In order to answer this question, let's gain a simple understanding of how the body is designed to move. Natural Movement for the spine is to fully flex (picture above on the right) and extend (picture above on the left) one vertebrae at a time. This occurs when our bones are in the right position and controlled sequentially by the 'right' muscles. The best template for optimal sitting posture is a toddler, who sits in a natural extended position at the end of a chair,
without having to consciously think about it.
Whether it's a function of sitting too much in the wrong position, compensating due to injury, or daily patterns creating imbalances, the spine loses the ability to naturally flex and extend, and we might develop a disconnect (tension, lock) somewhere along the spine. When this happens, we cannot fully flex and extend the spine to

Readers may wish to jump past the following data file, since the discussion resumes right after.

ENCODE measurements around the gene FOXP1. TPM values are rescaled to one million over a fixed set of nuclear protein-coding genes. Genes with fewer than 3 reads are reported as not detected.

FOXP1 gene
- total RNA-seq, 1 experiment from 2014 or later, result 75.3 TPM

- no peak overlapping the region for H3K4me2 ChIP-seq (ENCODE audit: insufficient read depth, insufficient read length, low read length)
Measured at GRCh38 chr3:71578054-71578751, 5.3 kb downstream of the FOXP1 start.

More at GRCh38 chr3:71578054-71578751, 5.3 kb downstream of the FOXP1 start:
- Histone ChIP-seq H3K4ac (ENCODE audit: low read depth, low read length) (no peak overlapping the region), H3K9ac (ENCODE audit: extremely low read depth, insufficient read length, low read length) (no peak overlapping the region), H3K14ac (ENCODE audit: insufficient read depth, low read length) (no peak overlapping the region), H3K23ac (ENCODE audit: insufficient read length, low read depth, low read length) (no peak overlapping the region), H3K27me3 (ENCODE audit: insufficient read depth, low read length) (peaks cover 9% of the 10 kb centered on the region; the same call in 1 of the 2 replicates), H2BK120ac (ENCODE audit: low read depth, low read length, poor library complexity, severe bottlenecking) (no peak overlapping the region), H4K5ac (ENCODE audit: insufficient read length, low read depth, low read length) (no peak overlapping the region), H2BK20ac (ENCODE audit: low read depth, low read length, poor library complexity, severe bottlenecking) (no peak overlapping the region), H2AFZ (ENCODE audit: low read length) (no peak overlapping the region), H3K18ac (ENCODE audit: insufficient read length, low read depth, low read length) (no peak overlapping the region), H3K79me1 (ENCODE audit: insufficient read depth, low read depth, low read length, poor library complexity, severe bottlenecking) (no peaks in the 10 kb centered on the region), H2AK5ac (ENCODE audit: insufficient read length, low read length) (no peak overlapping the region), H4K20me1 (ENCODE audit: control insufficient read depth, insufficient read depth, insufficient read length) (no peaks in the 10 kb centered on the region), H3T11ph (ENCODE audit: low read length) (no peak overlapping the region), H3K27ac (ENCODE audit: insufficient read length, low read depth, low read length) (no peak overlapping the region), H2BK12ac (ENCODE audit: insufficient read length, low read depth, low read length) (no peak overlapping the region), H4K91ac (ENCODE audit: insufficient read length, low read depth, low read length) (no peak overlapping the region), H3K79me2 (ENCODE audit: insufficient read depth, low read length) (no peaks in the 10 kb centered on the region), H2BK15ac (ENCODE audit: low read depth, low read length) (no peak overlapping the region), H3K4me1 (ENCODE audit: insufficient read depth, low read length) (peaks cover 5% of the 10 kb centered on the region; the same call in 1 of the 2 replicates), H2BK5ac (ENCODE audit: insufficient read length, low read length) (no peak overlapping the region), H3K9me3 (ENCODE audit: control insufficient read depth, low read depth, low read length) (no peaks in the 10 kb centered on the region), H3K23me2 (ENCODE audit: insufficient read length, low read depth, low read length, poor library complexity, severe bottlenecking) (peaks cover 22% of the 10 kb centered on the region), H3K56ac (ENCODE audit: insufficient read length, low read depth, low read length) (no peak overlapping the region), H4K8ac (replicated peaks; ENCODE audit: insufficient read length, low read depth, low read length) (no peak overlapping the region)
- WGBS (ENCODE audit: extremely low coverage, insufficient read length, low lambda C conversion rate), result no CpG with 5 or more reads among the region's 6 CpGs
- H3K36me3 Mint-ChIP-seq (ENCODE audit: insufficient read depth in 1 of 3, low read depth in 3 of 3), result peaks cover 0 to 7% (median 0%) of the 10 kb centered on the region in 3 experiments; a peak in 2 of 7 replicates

sit up straight (picture below on the left).
In order to see ahead, our eyes have to be level - if we trace the model on the left below, her eyes would be tilted down if her head simply followed the angle of her upper back; so she tilts her head up. Well, that's not going to happened, so she begins to overuse the wrong muscles to look up or maintain the sitting position. This moves her bones out of naturally alignment, which can create a downward cycle of pain, strain, and injury.